It doesn’t take much to understand that Dodge is in a weird place right now. The brand just revealed the most powerful, quickest, fastest mass-produced car in the world in the shape of the Challenger SRT Demon 170. And after this year, it’s gone. In its place will be a production version of the all-electric Dodge Charger SRT Daytona Banshee Concept. An electron-powered replacement to what’s arguably the greatest muscle car duo the world has ever seen, and the rabid following that they’ve created. To parlay the branding and ethos created by the LX Charger and Challenger into a C-segment SUV and an electric coupe seems impossible. And because of this, a new-to-Dodge buyer is the primary objective of the Hornet.

Paddle shifters for the Dodge Hornet R/T.

“This is an all new section for us in the market,” said Wincek. “This is a new gateway for us that will bring in a new customer, a younger customer, that we’re very excited to get involved with Dodge… we’re all about ‘how can we get the Dodge muscle car experience into the hands of more customers?’ And with the compact UV space being the largest, fastest growing segment, it just makes total sense.”

The Hornet could also make for a great garage mate. A more agile and everyday companion relative to a shouty Scat Pack or a bulky Durango that would be parked in the stable next to it.

“We know we have Dodge fans, and they’re very loyal to us… we’re now expanding to a new audience.”

Just don’t call it a Dart.

Written by Manoli Katakis

Muscle Cars & Trucks was founded by Manoli Katakis - an automotive media veteran that has been covering the latest car news since 2009. His journalism has uncovered dozens of major product changes, updates, plans, and cancellations long before automakers were ready to make things official.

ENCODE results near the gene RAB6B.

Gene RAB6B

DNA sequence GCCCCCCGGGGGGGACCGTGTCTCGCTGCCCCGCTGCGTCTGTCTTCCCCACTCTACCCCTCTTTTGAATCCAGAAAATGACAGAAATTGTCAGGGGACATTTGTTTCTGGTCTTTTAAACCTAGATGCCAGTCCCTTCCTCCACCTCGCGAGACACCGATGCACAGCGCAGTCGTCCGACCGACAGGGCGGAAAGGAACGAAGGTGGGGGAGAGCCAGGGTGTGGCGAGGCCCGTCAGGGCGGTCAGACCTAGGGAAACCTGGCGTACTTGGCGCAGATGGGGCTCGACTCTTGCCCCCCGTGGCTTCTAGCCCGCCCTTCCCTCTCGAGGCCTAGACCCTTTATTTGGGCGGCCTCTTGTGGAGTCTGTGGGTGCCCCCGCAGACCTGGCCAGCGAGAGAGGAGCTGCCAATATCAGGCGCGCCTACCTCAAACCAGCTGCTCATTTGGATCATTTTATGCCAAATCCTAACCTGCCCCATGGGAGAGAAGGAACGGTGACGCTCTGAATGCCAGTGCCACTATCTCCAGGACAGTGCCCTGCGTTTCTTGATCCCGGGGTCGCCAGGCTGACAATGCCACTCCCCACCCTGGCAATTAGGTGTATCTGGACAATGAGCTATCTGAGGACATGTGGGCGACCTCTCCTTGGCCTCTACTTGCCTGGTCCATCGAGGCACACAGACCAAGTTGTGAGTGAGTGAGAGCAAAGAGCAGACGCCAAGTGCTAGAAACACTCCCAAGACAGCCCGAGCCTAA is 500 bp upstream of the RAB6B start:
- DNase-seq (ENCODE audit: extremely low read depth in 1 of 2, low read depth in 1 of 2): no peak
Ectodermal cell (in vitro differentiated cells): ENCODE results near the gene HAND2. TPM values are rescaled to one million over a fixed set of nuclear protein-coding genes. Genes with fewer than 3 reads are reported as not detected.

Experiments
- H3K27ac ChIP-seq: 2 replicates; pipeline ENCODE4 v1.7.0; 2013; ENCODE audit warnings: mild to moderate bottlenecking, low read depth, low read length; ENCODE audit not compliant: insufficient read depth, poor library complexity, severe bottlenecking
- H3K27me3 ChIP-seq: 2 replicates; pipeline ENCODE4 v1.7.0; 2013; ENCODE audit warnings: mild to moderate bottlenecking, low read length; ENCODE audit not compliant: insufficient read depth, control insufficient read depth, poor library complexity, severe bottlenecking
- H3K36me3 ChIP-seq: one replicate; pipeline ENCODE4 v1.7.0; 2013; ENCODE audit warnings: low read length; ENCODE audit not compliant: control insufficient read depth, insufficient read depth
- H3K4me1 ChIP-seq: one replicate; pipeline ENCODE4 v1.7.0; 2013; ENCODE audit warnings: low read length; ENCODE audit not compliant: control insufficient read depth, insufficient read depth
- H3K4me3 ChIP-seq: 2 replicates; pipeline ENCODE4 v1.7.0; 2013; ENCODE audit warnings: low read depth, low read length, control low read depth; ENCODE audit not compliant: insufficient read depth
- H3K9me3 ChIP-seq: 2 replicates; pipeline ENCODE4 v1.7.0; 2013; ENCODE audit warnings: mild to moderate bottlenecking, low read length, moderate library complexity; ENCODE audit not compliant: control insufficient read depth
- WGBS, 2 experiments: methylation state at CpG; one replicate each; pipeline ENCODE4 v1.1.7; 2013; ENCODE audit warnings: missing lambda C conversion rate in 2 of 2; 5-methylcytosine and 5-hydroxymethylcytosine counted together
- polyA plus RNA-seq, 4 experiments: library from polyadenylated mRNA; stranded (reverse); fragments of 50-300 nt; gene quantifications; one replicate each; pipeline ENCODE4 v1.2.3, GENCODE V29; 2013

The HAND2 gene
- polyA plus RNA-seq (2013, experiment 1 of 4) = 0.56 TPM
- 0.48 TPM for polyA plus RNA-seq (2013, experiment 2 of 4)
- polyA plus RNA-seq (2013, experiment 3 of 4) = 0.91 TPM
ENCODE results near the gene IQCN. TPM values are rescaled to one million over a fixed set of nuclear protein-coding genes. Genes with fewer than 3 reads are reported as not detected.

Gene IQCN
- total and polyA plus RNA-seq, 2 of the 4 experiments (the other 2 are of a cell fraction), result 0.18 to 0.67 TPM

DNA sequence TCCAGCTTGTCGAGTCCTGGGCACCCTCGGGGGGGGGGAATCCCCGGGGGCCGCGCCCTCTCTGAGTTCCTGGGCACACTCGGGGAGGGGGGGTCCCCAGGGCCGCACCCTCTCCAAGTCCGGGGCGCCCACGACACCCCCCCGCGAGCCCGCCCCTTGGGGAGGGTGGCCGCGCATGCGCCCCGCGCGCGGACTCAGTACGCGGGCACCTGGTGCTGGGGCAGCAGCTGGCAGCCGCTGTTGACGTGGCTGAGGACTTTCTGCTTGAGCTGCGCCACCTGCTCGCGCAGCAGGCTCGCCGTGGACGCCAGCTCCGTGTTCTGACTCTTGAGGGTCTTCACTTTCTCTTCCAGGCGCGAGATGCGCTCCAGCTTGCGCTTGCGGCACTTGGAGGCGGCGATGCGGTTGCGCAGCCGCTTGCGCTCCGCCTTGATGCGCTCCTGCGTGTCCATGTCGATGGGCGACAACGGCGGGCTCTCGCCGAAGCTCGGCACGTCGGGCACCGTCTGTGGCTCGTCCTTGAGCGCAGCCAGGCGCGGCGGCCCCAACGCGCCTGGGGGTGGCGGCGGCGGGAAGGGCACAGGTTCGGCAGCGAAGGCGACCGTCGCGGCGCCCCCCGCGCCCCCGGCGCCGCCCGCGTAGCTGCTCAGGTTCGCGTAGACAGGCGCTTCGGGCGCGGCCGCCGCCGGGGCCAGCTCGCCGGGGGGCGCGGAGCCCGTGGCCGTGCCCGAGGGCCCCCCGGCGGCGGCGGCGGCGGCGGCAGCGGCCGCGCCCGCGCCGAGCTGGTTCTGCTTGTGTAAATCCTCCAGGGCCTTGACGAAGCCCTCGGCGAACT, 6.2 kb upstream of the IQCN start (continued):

Some highlights over the years of his reporting include the uncovering of the Zora trademark before anybody else reported on the coming of a mid-engine Corvette, as well as the dead-accurate reporting of the coming of the Chevrolet Colorado ZR2, two years before it hit the market, and even before the debut of the concept vehicle. This type of reporting has immediately continued here, with reports of the original seventh-generation Camaro plans being shelved, as well as what's in store for the Chevrolet Silverado.

Some of his work can be found on massive automotive media outlets, such as Motor1. He also has been a guest on the 910AM Radio Station with Detroit News auto critic Henry Payne, as well as the enthusiast-oriented Camaro Show podcast.

Over the years, Manoli has interviewed various automotive industry titans, leaders, and people that make things happen otherwise. These include figureheads such as GM CEO Mary Barra, GM President Mark Reuss, automotive aftermarket icon Ken Lingenfelter, Dodge firebrand Tim Kuniskis, along with various chief engineers of vehicles such as the Ford F-150 & Mustang, Chevrolet Camaro & Corvette, and many more.

At MC&T, Manoli is taking his journalism expertise, deeply planted sources, driving abilities, and automotive industry knowledge to new levels, covering more vehicles and brands than ever before. This is the place where you will continue to read groundbreaking stories about American performance vehicles, pickup trucks, and sport utility vehicles. Here is where you’ll also read insights and quotes from various automotive subject matter experts on the latest relevant products, as well as some of the latest official news from their manufacturers.

Fun facts: he also once beat Corvette Racing driver Tommy Milner in an autocross with a Chevrolet Bolt EV. The biggest vehicle he’s ever driven is a John Deere mining truck. Besides a go-kart, the smallest vehicle he’s driven has been a Hyundai i10. He’s also spent time in the cockpit of various American performance vehicle icons, including the fifth-generation Chevrolet Camaro Z/28, Dodge Challenger Demon, and Ford Mustang GT350R. He has reviewed dozens of trucks, SUVs, and performance vehicles over the years.

One of his favorite new vehicles on the market today happens to be the Chevrolet Colorado ZR2 Bison. He is also a card carrying member of the Sports Car Club of America, and regularly participates in Detroit Region autocross events.